In a recent post, Earl Creps, professor at AGTS, said he was throwing out all his files of sermon illustrations. Creps said we used to think of information (including sermon illustrations) as commodities — they were scarce, hard to find, and needed to be saved. Now, however, Earl suggests we view information like we do our utilities — electricity and water. They’re always available, always plentiful, and easily accessible. Pretty interesting concept. So in the interest of illustrations as utilities, let me share one with you that I used last Sunday.
It’s the story of Catherine Doherty, a missional thinker and doer long before the term missional was coined. Catherine was founder of Madonna House, a lay monastic community in Canada. Doherty, born in Russia in 1896, was raised by devout parents in the Russian Orthodox Church. As a young girl, her father was posted to Egypt in his government position, and Catherine attended a Catholic school there.
After a harrowing escape from Russian communists during World War I, and a failed marriage, Catherine and her son found work and success in New York where Catherine became a well-known and highly paid lecturer. But, Catherine’s spiritual upbringing and love for God called out to her. She gave up her salary of $20,000 per year (a phenomenal sum for a woman in the 1920s and 30s), her car, her servants, and posh New York apartment to move to Toronto to work among the slums of that city.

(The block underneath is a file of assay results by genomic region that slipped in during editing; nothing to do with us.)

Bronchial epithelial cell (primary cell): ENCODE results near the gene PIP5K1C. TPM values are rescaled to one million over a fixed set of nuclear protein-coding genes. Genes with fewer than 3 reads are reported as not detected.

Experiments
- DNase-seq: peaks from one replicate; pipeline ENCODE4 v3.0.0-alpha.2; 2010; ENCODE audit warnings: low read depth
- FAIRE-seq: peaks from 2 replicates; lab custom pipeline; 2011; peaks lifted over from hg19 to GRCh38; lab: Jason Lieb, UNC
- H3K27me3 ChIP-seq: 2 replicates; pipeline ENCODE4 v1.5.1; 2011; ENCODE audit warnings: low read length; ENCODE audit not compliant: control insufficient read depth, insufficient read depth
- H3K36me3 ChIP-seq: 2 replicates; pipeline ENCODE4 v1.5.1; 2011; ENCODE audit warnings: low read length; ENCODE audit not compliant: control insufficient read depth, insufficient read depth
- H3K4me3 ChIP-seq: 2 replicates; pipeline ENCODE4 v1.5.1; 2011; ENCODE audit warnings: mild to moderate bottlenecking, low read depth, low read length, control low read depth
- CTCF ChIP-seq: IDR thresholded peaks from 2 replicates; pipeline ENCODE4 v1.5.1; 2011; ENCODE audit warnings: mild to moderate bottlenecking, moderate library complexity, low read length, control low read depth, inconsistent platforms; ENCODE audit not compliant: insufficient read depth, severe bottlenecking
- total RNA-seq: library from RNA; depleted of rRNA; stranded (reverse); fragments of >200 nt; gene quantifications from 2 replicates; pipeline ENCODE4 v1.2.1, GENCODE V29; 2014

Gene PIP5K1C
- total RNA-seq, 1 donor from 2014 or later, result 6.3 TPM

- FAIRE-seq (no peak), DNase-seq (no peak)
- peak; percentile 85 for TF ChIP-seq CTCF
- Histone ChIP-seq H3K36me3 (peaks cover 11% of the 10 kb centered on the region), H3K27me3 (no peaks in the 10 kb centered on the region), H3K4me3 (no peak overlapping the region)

Catherine continued to correspond with her well-t0-do friends from her days in New York, and in a reply to a letter from her friend Alice, Catherine provides a moving example of what it means to see with the eyes of Christ. Her letter is a published work, posted on the Madonna House website, so in respect for their copyright, I suggest you click the link here to read the letter. I was moved to tears the first time I read it, and then again as I tried to read it to my congregation. I hope her letter finds a meaningful place in your life, and sermons as well.